If you are a parent, then you know kids will sometimes bring home a new pet. But when a little boy brought a 9-legged frog home to Kansas, some adults got worried.

The 9-legged frog is raising concerns about a former landfill.

Looking from above, the frog may seem normal. But with a closer look, it's clear there is a problem.

The kids have named him "Leggy". Little Trevan found the frog in the pool in his back yard Monday afternoon. But that's not where Trevan's parents and their neighbors think it came from.

They think it may have come from a nearby pond and drainage ditch. Neighbors say they've heard the area used to be a landfill, which is why the frog is causing some concern.

"Somebody needs to look into it, if it is not safe for kids," said neighbor Cassy Kellogg.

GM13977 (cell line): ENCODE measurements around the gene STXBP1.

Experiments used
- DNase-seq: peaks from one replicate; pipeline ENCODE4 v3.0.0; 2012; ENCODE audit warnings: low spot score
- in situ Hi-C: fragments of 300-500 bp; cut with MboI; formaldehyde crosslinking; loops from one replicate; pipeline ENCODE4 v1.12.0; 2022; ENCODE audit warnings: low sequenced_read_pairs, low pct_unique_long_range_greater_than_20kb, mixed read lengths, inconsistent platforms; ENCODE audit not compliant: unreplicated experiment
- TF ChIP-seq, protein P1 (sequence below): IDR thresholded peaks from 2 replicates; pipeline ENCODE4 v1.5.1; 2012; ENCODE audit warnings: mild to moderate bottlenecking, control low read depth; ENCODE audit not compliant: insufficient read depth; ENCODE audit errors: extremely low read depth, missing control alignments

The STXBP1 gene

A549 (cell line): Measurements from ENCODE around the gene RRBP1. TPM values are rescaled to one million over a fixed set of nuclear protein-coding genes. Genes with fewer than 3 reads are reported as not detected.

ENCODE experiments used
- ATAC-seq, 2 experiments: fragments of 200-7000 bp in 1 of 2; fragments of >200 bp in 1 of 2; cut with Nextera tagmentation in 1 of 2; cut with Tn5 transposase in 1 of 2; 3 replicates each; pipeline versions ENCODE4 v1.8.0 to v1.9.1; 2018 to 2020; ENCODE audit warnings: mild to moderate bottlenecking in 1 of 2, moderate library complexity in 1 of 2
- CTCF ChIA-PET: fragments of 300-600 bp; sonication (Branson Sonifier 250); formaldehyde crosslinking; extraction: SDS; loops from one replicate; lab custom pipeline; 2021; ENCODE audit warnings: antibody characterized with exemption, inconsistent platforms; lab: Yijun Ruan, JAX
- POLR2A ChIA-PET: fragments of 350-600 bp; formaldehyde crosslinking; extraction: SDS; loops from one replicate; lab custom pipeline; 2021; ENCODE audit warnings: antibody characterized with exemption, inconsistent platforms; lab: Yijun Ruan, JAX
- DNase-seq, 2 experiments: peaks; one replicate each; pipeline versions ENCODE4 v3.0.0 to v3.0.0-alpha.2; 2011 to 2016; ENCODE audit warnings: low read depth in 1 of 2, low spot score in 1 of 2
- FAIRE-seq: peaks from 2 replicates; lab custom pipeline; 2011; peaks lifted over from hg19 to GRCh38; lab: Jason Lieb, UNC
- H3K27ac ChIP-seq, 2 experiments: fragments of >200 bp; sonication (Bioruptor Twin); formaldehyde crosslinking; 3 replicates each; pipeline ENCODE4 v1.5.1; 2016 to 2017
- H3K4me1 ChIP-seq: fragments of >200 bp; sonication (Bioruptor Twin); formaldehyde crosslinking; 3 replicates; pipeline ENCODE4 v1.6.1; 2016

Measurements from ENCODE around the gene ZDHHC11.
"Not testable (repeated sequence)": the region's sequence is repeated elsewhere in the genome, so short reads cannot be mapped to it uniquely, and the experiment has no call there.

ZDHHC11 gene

"Kids go back in this area all the time because there is a pond back there and if they are playing in it, what's going to happen to them?"

"These things can happen spontaneously through natural mutation," explained Wichita State biologist Dr. Jeffery May.

"Or they can show up as a result of some environmental factor. If there are environmental causes, then chances are you will see more of these things."

This isn't the first time we've seen abnormal frogs.

In fact, 35 states have reported abnormalities since 1996.

The problem has been finding a cause.

"A short term exposure at the right time can have an impact later on," May said.

"This is the problem with detecting these types of things, is the exposure may be way down in the developmental period but you may not see manifest outcomes until much later."

In East Wichita, Kellogg wants some answers to make sure her kids are safe.

"Hopefully someone will come out here and do some tests and make sure the water is safe and everything is okay," Kellogg said.

For now, all she can do is keep an eye out for more mutated frogs.

Wichita's Environmental Services Director Kay Johnson said her office will look into the issue later this week.